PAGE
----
Advanced ESD Protection Using Graphene Technologies
One of the most pervasive reliability problems of the IC (integrated circuits) industry is the ESD (electrostatic discharging) induced. It causes up to 35% of total IC field failures and billions of dollars are lost annually. Therefore, on-chip ESD protection structures are commonly used to protect IC parts from being damaged by ESD stresses. And ESD protection design becomes one of the most challenging IC design problems.
The popular ESD protection structures may or may not be suitable for ESD protection at sub-32nm. ESD-protected I/O dummy monitor circuits can be used to evaluate ESD protection capability and suitability for general ICs. Various simple diode ESD protection structures is studied by mixed-mode ESD simulation and conducted comprehensive TLP (transmission line pulse) characterization for both individual ESD diodes and ESD-protected monitor circuit blocks. Stand-alone SCR and DTSCR are also studied to utilize the large current handling ability of SCR. TCAD simulation is discussed to provide design predictions. The goal is to provide practical design guidelines for robust ESD protection circuit design at 28nm node and beyond.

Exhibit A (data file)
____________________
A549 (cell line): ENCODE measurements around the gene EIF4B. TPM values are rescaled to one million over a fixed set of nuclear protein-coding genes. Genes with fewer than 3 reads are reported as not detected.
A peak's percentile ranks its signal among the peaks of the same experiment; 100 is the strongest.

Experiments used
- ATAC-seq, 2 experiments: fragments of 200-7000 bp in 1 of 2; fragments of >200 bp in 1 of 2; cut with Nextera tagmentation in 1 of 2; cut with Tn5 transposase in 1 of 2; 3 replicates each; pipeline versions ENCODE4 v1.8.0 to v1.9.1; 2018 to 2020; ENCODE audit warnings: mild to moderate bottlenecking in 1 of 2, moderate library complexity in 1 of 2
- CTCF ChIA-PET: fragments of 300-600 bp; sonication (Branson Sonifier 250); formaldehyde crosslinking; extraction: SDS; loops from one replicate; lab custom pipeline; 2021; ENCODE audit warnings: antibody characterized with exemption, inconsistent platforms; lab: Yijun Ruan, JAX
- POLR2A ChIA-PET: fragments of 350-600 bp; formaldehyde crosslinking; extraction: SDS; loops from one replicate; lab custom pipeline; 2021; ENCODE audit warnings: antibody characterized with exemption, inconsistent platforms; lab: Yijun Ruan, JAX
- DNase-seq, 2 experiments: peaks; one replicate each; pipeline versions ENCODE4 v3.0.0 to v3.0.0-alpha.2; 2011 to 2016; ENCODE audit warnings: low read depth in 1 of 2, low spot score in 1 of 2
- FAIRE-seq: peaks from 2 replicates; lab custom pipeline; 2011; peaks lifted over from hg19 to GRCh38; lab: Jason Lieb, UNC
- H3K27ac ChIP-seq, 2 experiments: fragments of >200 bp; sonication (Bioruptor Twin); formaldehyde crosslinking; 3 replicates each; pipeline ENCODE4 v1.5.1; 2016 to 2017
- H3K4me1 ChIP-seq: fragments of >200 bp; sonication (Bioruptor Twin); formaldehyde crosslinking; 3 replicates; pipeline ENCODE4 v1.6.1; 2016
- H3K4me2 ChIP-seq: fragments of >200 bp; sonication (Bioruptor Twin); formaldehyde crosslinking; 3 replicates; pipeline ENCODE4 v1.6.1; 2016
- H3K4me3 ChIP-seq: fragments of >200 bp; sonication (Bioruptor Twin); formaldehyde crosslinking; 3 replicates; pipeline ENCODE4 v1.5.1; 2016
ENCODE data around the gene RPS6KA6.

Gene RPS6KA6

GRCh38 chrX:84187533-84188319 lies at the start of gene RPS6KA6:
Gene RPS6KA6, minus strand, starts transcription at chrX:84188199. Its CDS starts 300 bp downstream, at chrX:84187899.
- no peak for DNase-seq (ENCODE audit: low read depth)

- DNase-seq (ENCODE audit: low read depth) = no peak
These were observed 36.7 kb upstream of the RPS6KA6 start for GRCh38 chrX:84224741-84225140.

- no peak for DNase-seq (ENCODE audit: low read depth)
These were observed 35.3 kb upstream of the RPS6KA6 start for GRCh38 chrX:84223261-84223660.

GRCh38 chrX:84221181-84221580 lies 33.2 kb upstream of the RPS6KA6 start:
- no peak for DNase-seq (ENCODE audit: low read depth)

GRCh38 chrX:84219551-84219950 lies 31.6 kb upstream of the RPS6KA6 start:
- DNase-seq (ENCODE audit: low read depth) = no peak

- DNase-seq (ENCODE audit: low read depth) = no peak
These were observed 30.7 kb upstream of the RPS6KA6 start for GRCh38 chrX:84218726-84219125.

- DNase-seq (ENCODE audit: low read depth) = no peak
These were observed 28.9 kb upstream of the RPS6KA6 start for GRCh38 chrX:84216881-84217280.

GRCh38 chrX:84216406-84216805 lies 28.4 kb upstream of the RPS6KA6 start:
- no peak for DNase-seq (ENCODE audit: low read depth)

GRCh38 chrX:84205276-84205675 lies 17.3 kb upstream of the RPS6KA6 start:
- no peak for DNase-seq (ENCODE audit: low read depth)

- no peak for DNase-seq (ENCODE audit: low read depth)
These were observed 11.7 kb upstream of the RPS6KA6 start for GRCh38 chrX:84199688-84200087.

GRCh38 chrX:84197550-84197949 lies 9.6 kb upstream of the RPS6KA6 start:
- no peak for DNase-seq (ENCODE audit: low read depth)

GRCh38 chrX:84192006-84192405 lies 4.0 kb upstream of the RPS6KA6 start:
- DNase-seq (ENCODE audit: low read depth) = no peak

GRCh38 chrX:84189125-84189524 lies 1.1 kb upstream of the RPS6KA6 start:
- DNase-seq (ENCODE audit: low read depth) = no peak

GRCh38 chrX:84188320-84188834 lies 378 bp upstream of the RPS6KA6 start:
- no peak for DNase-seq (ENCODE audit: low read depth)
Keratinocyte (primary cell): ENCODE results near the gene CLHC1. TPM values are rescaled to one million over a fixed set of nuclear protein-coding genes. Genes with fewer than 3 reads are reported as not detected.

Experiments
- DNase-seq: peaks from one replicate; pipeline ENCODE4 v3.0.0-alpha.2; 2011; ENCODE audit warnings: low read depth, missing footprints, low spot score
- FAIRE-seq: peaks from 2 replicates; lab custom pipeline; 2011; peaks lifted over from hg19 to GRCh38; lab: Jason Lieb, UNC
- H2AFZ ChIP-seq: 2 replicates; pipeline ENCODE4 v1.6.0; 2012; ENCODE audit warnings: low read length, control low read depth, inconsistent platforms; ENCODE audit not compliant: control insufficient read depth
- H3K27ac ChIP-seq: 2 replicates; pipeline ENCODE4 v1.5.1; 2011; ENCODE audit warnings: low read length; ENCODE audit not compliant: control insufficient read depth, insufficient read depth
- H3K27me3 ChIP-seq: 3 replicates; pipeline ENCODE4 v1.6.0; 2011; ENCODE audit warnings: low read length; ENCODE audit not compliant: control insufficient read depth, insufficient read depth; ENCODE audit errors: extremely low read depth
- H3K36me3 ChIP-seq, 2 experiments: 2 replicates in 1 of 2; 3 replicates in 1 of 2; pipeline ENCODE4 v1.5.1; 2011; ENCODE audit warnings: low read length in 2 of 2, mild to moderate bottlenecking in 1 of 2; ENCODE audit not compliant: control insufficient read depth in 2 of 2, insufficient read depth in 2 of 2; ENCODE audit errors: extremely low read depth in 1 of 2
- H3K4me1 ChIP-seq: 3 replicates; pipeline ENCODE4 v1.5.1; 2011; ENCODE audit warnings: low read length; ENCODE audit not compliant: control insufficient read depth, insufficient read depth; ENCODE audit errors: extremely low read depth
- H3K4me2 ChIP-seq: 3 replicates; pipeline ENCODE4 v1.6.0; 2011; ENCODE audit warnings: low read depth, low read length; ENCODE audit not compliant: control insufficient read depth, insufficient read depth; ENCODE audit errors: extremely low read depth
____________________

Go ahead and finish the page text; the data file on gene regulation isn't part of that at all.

Compared to Si based ESD structures, 2D material graphene have unique electronic properties, it has been a rapidly rising star since it was found experimentally at 2004. Experimental results from transport measurements show that graphene has remarkably high electron mobility at room temperature. The structure of an electromechanical switch using graphene films is demonstrated. The graphene film is pulled into electrical contact with the bottom silicon by application of voltage bias between the layers. Contact is broken by mechanical restoring forces after bias is removed. The device switches several times without tearing. TLP testing confirmed that graphene is an attractive material for electromechanical switches which can be used as novel ESD protection structure.
Technology innovation is the key to IC design advances. However, conventional spiral inductors which have large size, poor Q-factor do not benefit from CMOS scaling. Novel IC inductors with vertical nano-particle magnetic cores could increase the L-density and thus reduce the area of the RF system-on-a-chip (SoC). A prototype LC-VCO using such a new magnetic-cored inductor is designed in an 180nm SOI CMOS.